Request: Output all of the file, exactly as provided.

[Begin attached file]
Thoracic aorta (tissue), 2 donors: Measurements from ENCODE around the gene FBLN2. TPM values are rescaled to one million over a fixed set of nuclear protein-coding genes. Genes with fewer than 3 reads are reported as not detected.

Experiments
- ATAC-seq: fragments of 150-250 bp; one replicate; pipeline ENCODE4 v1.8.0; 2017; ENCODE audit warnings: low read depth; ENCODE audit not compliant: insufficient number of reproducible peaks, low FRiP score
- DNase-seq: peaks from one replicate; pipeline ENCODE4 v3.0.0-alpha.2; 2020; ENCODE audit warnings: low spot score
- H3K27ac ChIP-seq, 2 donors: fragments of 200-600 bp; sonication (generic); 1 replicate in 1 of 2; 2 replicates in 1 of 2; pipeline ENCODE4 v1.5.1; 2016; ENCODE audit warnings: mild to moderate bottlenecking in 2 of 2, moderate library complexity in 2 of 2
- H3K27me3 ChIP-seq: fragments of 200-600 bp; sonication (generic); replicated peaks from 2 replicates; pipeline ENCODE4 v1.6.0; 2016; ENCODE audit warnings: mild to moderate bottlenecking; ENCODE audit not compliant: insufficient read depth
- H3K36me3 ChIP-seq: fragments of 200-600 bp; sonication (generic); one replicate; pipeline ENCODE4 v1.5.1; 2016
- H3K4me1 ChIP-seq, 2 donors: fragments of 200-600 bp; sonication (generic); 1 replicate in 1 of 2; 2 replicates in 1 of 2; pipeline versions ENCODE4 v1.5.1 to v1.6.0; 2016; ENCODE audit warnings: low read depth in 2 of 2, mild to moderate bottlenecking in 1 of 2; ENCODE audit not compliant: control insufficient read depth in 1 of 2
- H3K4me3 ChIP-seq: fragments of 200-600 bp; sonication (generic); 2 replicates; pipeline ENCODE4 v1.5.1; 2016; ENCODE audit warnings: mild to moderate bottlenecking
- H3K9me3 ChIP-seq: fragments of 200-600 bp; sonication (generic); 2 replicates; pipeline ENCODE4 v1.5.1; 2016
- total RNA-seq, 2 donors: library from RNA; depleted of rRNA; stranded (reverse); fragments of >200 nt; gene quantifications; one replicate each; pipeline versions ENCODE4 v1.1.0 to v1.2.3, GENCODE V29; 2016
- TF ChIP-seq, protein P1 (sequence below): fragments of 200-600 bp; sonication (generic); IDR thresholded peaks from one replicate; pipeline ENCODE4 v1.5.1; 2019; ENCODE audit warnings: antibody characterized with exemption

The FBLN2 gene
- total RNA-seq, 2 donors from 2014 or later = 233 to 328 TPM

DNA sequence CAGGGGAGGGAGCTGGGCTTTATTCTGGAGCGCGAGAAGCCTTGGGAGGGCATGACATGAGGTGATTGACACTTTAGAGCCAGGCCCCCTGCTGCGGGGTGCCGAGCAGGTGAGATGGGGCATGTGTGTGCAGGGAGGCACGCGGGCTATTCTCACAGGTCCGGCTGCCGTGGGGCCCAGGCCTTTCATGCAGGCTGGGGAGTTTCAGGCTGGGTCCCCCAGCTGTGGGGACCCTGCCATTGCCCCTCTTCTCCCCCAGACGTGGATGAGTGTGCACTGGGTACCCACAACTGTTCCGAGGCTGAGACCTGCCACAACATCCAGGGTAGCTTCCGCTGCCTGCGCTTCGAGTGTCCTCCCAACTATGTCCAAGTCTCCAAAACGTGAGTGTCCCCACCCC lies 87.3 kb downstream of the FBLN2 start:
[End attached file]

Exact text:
Thoracic aorta (tissue), 2 donors: Measurements from ENCODE around the gene FBLN2. TPM values are rescaled to one million over a fixed set of nuclear protein-coding genes. Genes with fewer than 3 reads are reported as not detected.

Experiments
- ATAC-seq: fragments of 150-250 bp; one replicate; pipeline ENCODE4 v1.8.0; 2017; ENCODE audit warnings: low read depth; ENCODE audit not compliant: insufficient number of reproducible peaks, low FRiP score
- DNase-seq: peaks from one replicate; pipeline ENCODE4 v3.0.0-alpha.2; 2020; ENCODE audit warnings: low spot score
- H3K27ac ChIP-seq, 2 donors: fragments of 200-600 bp; sonication (generic); 1 replicate in 1 of 2; 2 replicates in 1 of 2; pipeline ENCODE4 v1.5.1; 2016; ENCODE audit warnings: mild to moderate bottlenecking in 2 of 2, moderate library complexity in 2 of 2
- H3K27me3 ChIP-seq: fragments of 200-600 bp; sonication (generic); replicated peaks from 2 replicates; pipeline ENCODE4 v1.6.0; 2016; ENCODE audit warnings: mild to moderate bottlenecking; ENCODE audit not compliant: insufficient read depth
- H3K36me3 ChIP-seq: fragments of 200-600 bp; sonication (generic); one replicate; pipeline ENCODE4 v1.5.1; 2016
- H3K4me1 ChIP-seq, 2 donors: fragments of 200-600 bp; sonication (generic); 1 replicate in 1 of 2; 2 replicates in 1 of 2; pipeline versions ENCODE4 v1.5.1 to v1.6.0; 2016; ENCODE audit warnings: low read depth in 2 of 2, mild to moderate bottlenecking in 1 of 2; ENCODE audit not compliant: control insufficient read depth in 1 of 2
- H3K4me3 ChIP-seq: fragments of 200-600 bp; sonication (generic); 2 replicates; pipeline ENCODE4 v1.5.1; 2016; ENCODE audit warnings: mild to moderate bottlenecking
- H3K9me3 ChIP-seq: fragments of 200-600 bp; sonication (generic); 2 replicates; pipeline ENCODE4 v1.5.1; 2016
- total RNA-seq, 2 donors: library from RNA; depleted of rRNA; stranded (reverse); fragments of >200 nt; gene quantifications; one replicate each; pipeline versions ENCODE4 v1.1.0 to v1.2.3, GENCODE V29; 2016
- TF ChIP-seq, protein P1 (sequence below): fragments of 200-600 bp; sonication (generic); IDR thresholded peaks from one replicate; pipeline ENCODE4 v1.5.1; 2019; ENCODE audit warnings: antibody characterized with exemption

The FBLN2 gene
- total RNA-seq, 2 donors from 2014 or later = 233 to 328 TPM

DNA sequence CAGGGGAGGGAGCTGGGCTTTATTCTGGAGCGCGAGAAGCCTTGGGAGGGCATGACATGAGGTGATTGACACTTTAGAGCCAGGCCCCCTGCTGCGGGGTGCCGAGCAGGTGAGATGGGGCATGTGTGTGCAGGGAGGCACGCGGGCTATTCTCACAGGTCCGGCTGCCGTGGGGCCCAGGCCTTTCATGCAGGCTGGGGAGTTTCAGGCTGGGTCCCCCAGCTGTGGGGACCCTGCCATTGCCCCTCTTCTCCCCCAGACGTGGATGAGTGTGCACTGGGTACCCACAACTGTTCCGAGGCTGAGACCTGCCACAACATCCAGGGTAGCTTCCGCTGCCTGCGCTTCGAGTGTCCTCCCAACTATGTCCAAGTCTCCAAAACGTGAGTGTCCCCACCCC lies 87.3 kb downstream of the FBLN2 start: